The Entitled Rich
In a Global Marketplace, why pay taxes when you can use a nation’s resources for free?
In 1993 a young Eduardo Saverin was brought to the United States because, in Miami, the tax supported police force and justice department would keep him safe from being kidnapped and held for ransom.
When Eduardo grew up, enjoying the fruits of taxpayer funded infrastructure, rooting for taxpayer subsidized sports teams, this talented young man went to Harvard University. Despite being a private institution, Harvard received hundreds of millions of taxpayer dollars from the federal government.
There he met Mark Zuckerberg. Together, these friends developed a business plan that made use of the internet, a technology developed at taxpayer expense, and associated software, also subsidized by taxpayers. This plan sold advertising space on a social networking cite transmitted to user’s computers, another taxpayer subsidized technology, via taxpayer subsidized communication lines.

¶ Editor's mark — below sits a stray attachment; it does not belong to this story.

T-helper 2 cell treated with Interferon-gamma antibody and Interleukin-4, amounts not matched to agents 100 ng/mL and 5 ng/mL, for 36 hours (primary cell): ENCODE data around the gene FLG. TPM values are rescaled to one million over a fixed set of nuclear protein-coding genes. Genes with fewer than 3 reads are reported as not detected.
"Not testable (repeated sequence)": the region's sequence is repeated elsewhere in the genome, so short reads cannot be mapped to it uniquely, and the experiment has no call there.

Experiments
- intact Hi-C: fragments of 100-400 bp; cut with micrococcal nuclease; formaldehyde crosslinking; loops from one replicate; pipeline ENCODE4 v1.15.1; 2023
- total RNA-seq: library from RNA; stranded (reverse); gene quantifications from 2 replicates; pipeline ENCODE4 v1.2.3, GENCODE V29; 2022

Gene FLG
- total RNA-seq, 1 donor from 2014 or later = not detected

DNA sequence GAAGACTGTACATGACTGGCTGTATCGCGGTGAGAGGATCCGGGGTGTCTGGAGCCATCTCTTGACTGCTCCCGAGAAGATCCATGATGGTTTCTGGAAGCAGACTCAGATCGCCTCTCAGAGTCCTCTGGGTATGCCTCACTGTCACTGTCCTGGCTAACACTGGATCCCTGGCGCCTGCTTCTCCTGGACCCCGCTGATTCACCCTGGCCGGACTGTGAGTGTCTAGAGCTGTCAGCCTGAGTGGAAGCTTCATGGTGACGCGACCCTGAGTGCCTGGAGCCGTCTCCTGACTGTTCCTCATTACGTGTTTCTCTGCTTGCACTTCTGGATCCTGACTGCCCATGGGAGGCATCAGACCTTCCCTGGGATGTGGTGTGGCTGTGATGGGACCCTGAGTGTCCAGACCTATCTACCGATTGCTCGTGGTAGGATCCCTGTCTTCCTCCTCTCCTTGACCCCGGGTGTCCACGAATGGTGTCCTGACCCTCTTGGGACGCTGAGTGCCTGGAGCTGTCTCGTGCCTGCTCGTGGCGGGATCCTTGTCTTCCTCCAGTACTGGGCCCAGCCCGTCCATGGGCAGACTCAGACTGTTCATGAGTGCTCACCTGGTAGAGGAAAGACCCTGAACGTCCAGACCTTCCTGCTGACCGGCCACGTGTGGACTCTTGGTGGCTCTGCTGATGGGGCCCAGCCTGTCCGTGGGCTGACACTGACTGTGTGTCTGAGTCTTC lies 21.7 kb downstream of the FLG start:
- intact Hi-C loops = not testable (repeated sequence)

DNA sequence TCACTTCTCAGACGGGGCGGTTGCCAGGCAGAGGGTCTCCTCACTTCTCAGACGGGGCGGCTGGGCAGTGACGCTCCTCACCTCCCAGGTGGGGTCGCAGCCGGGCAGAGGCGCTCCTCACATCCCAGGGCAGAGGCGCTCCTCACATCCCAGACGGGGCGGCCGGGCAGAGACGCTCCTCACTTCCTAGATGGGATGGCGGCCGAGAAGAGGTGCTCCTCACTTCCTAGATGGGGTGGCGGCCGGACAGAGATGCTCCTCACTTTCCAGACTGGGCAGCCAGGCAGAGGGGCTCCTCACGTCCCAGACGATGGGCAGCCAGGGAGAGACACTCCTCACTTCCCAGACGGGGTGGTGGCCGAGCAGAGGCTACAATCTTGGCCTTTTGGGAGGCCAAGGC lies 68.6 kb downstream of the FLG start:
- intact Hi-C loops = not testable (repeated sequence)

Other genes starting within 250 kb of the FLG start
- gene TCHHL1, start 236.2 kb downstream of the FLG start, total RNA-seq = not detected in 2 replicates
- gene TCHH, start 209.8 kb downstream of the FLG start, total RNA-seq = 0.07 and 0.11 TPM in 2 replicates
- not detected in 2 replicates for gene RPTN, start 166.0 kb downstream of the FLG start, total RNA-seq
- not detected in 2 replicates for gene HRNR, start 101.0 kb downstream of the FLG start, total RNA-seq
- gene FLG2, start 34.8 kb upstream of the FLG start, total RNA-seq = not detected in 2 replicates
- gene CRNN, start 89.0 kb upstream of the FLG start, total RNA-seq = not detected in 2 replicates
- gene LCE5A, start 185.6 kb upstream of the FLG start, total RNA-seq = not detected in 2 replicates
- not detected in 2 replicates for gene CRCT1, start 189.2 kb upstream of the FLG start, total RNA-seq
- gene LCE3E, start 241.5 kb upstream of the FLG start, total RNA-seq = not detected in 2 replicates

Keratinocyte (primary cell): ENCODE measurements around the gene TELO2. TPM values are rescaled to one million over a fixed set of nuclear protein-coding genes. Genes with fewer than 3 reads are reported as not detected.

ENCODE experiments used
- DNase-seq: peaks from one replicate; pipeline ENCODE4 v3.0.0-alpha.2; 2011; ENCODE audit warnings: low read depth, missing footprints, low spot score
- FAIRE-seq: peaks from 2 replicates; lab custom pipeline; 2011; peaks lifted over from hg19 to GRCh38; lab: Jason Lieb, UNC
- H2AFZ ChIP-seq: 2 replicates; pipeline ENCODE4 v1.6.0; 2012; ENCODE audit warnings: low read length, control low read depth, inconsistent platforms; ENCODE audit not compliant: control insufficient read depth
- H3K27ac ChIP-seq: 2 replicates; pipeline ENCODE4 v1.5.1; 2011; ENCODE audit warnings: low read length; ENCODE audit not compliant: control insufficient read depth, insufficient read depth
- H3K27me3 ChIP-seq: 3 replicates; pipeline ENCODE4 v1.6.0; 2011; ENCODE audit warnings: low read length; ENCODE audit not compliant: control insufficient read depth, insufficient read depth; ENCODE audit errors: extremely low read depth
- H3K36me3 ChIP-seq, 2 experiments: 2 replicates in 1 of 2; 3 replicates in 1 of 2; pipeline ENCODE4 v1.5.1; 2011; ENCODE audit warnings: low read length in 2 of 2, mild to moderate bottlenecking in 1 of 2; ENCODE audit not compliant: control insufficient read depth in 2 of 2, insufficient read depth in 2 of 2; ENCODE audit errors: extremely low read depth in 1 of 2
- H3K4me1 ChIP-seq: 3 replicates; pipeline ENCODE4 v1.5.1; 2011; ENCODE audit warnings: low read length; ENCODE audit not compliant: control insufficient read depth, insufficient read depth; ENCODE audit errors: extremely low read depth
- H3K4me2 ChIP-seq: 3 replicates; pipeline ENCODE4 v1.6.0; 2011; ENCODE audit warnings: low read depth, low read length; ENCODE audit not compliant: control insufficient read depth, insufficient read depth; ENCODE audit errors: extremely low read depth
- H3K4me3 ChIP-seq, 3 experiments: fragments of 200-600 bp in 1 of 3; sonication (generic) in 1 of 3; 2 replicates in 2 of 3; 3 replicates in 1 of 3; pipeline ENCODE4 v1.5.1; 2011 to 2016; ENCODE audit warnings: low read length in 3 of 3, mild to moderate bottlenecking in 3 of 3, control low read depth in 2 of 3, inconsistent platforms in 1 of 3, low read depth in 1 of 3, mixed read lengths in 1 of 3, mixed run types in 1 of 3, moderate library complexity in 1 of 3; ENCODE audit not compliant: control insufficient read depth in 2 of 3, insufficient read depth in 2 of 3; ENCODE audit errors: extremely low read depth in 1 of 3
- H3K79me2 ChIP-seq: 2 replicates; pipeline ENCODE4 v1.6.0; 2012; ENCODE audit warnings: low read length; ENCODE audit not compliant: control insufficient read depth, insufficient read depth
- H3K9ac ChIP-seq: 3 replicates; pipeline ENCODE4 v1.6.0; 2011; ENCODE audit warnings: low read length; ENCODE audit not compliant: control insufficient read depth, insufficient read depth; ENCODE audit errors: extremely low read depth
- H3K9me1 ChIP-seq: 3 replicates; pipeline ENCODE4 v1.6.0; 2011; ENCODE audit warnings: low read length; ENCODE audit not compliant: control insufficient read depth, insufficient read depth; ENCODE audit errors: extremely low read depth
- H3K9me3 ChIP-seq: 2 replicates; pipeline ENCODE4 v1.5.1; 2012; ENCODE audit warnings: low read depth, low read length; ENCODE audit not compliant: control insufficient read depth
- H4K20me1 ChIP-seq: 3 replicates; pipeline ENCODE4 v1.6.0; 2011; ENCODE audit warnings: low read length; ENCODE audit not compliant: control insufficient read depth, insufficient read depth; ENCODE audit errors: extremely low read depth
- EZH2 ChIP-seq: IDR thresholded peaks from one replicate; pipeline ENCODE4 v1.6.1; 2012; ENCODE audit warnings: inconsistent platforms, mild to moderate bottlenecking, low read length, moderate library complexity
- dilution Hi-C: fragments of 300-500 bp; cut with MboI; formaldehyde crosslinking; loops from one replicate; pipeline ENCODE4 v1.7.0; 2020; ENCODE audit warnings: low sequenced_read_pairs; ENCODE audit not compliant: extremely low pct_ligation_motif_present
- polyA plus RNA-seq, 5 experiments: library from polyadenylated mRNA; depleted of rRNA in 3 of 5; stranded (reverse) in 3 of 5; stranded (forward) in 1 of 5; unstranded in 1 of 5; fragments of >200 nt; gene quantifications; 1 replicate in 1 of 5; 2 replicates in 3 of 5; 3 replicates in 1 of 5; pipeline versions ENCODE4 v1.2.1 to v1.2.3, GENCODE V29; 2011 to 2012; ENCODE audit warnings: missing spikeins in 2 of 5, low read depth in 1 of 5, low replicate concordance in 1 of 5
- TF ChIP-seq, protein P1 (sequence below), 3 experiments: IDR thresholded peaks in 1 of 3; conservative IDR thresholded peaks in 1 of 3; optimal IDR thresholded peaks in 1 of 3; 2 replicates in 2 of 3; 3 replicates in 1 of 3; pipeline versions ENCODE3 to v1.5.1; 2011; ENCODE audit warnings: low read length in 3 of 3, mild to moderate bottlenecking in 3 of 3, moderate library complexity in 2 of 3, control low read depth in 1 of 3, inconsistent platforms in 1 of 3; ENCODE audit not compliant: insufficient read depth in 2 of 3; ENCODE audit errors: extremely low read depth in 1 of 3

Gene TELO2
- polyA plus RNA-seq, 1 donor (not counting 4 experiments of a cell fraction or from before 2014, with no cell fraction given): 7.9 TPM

This business idea was so successful that it recently went public on the stock market, an institution kept afloat when taxpayers spent hundreds of billions of dollars to bail out the corrupt finance industry after they wrecked the world economy.
However, shortly this company when public, from which Saverin was expected to make billions of dollars, he gave up his American citizenship
in order to avoid paying taxes on the resulting income. After all, if he was forced to pay a whole 15% on the $4 billion he was estimated to make from Facebook’s IPO, that would only leave him with a measly $3.4 billion. And who can live on that?
A true American success story.